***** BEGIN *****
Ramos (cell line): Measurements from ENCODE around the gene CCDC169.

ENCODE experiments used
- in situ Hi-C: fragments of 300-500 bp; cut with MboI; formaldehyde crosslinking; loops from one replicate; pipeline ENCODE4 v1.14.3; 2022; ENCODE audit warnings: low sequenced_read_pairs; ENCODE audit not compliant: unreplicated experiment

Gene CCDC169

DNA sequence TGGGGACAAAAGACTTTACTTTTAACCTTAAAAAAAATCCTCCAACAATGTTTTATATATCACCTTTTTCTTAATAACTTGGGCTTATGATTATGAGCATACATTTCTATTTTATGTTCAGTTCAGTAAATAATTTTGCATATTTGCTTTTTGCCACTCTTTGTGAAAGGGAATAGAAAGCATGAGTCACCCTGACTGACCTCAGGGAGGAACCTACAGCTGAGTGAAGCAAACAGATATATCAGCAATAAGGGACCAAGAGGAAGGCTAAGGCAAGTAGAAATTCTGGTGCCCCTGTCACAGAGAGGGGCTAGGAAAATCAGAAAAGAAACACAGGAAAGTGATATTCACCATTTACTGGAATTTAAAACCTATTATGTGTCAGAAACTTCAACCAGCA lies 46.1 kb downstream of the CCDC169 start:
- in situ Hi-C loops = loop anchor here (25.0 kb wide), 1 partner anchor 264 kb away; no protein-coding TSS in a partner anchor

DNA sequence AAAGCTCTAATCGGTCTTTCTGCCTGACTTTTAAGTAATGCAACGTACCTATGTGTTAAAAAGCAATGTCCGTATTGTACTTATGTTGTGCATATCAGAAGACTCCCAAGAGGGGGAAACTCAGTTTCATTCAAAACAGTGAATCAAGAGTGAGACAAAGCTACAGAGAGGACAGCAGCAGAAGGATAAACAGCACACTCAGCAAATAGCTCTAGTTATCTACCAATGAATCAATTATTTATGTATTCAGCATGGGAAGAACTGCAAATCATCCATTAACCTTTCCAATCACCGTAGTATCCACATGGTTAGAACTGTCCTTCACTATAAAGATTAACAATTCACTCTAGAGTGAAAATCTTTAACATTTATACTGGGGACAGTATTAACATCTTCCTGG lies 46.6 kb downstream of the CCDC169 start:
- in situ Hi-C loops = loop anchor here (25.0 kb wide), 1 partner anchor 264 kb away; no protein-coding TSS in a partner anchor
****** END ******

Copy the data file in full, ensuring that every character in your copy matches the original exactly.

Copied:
Ramos (cell line): Measurements from ENCODE around the gene CCDC169.

ENCODE experiments used
- in situ Hi-C: fragments of 300-500 bp; cut with MboI; formaldehyde crosslinking; loops from one replicate; pipeline ENCODE4 v1.14.3; 2022; ENCODE audit warnings: low sequenced_read_pairs; ENCODE audit not compliant: unreplicated experiment

Gene CCDC169

DNA sequence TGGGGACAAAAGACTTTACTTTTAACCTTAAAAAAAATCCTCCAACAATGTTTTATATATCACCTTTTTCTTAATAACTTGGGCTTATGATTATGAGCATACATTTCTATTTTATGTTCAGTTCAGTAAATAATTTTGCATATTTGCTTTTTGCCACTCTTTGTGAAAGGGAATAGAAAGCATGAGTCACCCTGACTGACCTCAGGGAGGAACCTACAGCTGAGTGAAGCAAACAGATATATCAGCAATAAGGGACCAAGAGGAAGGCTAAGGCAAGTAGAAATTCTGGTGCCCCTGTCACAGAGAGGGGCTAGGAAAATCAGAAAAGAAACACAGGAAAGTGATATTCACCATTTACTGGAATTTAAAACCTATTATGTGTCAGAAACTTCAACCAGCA lies 46.1 kb downstream of the CCDC169 start:
- in situ Hi-C loops = loop anchor here (25.0 kb wide), 1 partner anchor 264 kb away; no protein-coding TSS in a partner anchor

DNA sequence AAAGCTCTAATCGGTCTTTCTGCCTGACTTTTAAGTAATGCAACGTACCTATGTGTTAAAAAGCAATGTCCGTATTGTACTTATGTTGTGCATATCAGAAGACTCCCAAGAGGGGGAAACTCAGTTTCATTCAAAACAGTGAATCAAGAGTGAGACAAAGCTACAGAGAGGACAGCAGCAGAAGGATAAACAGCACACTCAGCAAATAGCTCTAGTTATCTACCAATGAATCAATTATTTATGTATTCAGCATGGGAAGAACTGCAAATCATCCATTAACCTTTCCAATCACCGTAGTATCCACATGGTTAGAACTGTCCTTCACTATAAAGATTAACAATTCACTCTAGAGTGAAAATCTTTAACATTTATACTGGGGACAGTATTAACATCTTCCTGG lies 46.6 kb downstream of the CCDC169 start:
- in situ Hi-C loops = loop anchor here (25.0 kb wide), 1 partner anchor 264 kb away; no protein-coding TSS in a partner anchor